In 2014, the United Nations Environment Program (UNEP) estimated annual adaptation and L&D cost would be US$50 billion and US$100 billion only in the LDCs by 2030 and 2050. Against the concrete commitment by the developed countries to annually provide US$100 by 2020 as “new” and “additional” to ODA, with emphasis on public grants, Oxfam highlighted that net climate specific public finance in 2015 and 2016 is estimated to be around US$16 to US$21 billion per year - significantly lower than the estimated $48 billion per year. Moreover, only from US$16 to US$21 billion of the ODA commitments fell under the strict definition of climate finance for altogether adaptation and mitigation. Existing climate finance accounting rules are inadequate, with an inaccurate accounting of climate relevance that is allows loans to be counted, which is unfair. That is why, Parties have to agree on a fair and robust new accounting standards for climate finance under the Paris agreement.
Against the requirement of at least an additional US$4 billion to implement all of the LDCs’ National Adaptation Programs of Action, public finance assistance required from developed countries has been predicted to go up to US$67 billion by 2020. However, we need to focus on how the developed countries are going to raise funds of at least $50 billion a year by 2022 and up to $300 billion a year by 2030 as some estimates project. Non-concessional loans and hard loans, as well as other instruments, should not be counted as climate finance as contrary to the provision against the obligation under Article 9.1 of the Paris Agreement. Also, Article 2 Para 1(c) refers to finance flows that are “consistent with”, rather than aimed at, a pathway towards low-carbon and climate-resilient development.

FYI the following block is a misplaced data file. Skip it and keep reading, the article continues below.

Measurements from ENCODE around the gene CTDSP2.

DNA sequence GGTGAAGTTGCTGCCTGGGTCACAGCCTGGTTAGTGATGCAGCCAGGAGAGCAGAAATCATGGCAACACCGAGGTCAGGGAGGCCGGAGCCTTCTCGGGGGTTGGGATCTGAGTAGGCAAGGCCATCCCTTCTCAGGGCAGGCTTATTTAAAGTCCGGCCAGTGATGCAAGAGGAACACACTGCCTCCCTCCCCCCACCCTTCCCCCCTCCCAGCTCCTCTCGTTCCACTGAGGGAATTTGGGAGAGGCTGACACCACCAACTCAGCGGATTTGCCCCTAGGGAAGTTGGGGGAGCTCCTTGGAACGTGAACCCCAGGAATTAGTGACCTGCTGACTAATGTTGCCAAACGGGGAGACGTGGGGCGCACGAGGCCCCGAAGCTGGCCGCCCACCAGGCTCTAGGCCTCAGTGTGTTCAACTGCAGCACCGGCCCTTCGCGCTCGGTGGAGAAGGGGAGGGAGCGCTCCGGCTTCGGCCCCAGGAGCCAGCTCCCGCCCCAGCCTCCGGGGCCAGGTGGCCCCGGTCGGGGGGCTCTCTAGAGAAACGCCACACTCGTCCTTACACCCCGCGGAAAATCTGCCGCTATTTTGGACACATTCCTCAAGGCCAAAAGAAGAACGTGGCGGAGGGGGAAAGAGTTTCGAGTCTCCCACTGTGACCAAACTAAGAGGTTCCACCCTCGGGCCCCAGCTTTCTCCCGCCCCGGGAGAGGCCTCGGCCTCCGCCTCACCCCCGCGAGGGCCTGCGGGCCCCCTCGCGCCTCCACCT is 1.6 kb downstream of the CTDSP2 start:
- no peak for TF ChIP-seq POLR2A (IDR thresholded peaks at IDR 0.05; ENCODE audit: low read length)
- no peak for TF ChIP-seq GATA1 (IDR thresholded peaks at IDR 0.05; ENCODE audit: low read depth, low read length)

The international community is failing to move to important discussions about sources, mechanisms and access modalities of the Standing Committee on Finance, which has been an issue since 2012. To raise the confidence of developing countries about the US$100 billion goal, a clear time-bound roadmap towards real mobilization of support or climate finance is required; as well as a means to finance these tools in a fair and robust way. To recover the huge gap in climate finance, vulnerable developing countries must be united to mobilize public contributions by developed countries. It is estimated that by imposing such taxes, US$50 billion could be raised from the global polluter companies, which can be then deposited into a L&D fund under the UNFCCC. Though that amount is peanuts with respect to the profit that amounts to billions of dollars made by the polluter companies each year, it will serve as the much needed major contribution to meet the dire needs of climate vulnerable countries.
The Paris Agreement’s “rule book” will include details on how countries will communicate their efforts with regards to adaptation, climate finance, transfer of technology and capacity building; how Parties will be held accountable for their commitments; how collective efforts will be reviewed, leading to scaled-up actions and support every five years; and how to create a mechanism/process to facilitate implementation and promote compliance focusing on “Whole-of-Governance” in climate finance under the robust and meaningful ‘Enhanced Transparency Framework’ in the upcoming COP24. Parties should work together to propose measurable indicators of climate finance, using the Measurable Reportable and Verifiable (MRV++) process with anti-corruption safeguards to meet the compliance requirements under both the Paris Agreement and climate related Sustainable Development Goals (SDGs) especially SDG13 in light of SDG16.
M Zakir Hossain Khan is climate finance governance analyst at Transparency International Bangladesh; Email: [email protected]